We ended up with something where you see each stream of water very clearly as it goes over the wire and the geometry of these metal wire fingers kind of separates the water out and as it falls down the 30 feet, the first few feet you can see each almost as an individual line but then by the time it falls down it’s sort of a woven tapestry of water. It becomes something where those individual lines disappear and it's this notion of where individual loss and collective loss [finds] a way of expressing itself through...the design.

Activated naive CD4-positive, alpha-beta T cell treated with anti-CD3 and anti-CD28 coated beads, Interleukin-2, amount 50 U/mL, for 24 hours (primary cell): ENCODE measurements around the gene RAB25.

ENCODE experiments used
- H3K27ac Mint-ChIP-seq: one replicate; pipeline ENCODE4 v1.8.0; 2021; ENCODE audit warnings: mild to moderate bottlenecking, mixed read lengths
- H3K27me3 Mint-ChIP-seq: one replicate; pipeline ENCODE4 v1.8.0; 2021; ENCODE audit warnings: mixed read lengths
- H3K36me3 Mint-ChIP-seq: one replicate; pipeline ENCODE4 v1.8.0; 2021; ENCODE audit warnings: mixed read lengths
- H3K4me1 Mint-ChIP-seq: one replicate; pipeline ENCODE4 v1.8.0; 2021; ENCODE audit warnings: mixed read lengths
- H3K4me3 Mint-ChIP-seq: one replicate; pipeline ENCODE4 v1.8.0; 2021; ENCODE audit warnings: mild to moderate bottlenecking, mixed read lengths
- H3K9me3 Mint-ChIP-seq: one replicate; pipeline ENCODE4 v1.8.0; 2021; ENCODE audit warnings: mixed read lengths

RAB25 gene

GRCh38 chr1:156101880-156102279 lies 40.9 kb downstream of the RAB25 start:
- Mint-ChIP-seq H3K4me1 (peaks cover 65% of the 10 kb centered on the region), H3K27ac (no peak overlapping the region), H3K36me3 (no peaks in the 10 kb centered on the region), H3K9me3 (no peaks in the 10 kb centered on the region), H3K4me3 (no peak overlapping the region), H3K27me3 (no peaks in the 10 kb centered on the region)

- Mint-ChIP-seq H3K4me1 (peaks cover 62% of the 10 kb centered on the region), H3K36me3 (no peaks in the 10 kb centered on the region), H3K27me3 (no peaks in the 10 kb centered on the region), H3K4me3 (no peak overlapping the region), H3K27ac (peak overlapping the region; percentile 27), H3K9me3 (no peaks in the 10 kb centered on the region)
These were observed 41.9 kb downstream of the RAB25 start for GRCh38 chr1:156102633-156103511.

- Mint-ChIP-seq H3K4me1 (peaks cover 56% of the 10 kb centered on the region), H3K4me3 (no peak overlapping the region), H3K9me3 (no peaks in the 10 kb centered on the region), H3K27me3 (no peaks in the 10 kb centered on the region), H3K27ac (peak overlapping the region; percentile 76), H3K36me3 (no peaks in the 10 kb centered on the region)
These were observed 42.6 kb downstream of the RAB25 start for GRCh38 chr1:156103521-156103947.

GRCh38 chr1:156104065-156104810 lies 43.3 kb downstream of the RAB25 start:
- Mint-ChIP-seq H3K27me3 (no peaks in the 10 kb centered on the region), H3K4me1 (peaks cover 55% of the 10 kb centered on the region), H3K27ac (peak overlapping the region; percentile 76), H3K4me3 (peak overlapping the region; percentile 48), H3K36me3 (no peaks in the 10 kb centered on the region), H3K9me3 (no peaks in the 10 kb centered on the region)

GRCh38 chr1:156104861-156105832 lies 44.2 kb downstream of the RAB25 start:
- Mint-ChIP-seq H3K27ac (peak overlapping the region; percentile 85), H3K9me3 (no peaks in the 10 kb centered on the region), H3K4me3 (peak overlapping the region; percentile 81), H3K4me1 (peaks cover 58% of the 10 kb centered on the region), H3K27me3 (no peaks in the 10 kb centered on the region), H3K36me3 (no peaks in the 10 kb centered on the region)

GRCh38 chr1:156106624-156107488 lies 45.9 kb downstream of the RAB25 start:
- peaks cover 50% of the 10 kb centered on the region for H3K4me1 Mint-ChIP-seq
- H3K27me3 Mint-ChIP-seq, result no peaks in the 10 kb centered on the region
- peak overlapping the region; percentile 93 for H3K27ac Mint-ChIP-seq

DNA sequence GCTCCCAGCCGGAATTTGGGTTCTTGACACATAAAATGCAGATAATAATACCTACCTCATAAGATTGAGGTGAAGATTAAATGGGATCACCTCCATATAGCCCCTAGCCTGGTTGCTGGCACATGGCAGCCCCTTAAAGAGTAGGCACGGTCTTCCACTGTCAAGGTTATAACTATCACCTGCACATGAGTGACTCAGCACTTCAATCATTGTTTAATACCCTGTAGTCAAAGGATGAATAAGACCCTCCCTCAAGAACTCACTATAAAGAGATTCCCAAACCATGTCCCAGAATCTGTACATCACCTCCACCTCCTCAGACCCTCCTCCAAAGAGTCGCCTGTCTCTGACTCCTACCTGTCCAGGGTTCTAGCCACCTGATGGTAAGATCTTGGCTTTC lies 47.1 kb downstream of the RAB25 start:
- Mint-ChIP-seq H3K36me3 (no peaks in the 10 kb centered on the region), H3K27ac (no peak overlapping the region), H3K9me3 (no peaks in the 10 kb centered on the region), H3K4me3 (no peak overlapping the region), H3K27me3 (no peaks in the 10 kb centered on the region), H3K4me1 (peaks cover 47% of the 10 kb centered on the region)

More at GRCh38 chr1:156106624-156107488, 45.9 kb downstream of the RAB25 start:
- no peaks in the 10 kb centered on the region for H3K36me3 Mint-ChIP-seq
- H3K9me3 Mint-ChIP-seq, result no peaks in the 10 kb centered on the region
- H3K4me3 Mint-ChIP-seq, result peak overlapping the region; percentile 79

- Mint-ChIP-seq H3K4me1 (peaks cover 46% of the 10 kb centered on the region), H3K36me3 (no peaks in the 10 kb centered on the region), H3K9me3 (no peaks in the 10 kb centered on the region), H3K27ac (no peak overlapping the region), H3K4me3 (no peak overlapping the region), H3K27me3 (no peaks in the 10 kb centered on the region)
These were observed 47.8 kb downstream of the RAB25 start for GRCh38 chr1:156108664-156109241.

Also...once you have a memorial, it begins to have its own voice; you sort of just have to find the dialogue that expresses that voice. So here was a mockup that we had built in the backyard of our fountain designer up in Toronto. And here you can see the names, you can see the waterfall and the pool beyond. And that was the experience that I imagined would occur in these galleries. It could be a secular but very spiritual space for contemplation. And for a variety of reasons having to do with security and budgetary concerns and the unease that some family members felt about going below the plaza, in 2006 these memorial galleries were eliminated from the design and we were asked to bring these names up to plaza-level. That was the very clear, difficult moment for me. ...